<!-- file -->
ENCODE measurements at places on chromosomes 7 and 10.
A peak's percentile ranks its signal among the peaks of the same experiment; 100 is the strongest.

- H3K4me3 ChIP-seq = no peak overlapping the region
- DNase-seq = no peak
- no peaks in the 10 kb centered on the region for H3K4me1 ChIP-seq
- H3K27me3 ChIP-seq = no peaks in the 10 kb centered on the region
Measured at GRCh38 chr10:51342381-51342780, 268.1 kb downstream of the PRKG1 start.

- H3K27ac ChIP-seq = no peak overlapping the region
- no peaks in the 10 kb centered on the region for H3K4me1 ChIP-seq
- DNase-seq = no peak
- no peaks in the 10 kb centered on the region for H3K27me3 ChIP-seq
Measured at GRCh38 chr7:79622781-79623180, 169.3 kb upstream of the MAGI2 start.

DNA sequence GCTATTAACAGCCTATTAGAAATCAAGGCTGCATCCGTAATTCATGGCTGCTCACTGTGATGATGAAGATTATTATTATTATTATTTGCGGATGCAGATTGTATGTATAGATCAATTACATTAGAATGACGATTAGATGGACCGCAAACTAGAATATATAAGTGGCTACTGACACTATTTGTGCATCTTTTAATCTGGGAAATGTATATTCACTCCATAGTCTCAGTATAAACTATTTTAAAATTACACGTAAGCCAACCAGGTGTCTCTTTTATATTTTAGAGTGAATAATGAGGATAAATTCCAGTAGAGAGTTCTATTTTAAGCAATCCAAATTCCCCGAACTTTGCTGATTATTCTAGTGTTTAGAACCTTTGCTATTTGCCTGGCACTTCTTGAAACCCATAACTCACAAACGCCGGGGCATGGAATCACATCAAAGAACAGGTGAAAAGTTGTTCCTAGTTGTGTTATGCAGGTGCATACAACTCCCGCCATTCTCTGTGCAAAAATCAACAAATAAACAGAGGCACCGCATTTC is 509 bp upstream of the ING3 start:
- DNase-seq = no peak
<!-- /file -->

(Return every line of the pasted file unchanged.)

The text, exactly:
ENCODE measurements at places on chromosomes 7 and 10.
A peak's percentile ranks its signal among the peaks of the same experiment; 100 is the strongest.

- H3K4me3 ChIP-seq = no peak overlapping the region
- DNase-seq = no peak
- no peaks in the 10 kb centered on the region for H3K4me1 ChIP-seq
- H3K27me3 ChIP-seq = no peaks in the 10 kb centered on the region
Measured at GRCh38 chr10:51342381-51342780, 268.1 kb downstream of the PRKG1 start.

- H3K27ac ChIP-seq = no peak overlapping the region
- no peaks in the 10 kb centered on the region for H3K4me1 ChIP-seq
- DNase-seq = no peak
- no peaks in the 10 kb centered on the region for H3K27me3 ChIP-seq
Measured at GRCh38 chr7:79622781-79623180, 169.3 kb upstream of the MAGI2 start.

DNA sequence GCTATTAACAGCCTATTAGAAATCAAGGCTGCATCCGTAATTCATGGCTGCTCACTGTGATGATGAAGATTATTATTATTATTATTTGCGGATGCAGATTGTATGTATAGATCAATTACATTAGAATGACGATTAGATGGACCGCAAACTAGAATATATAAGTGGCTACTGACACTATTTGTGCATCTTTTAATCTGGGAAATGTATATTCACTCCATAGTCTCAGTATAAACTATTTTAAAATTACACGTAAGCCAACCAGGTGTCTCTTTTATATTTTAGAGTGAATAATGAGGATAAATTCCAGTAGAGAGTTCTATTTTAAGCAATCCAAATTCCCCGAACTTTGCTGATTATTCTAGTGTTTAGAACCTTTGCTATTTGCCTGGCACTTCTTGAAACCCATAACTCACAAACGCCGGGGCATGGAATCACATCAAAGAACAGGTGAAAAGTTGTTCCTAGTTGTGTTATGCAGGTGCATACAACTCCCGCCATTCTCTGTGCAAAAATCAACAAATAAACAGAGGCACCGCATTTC is 509 bp upstream of the ING3 start:
- DNase-seq = no peak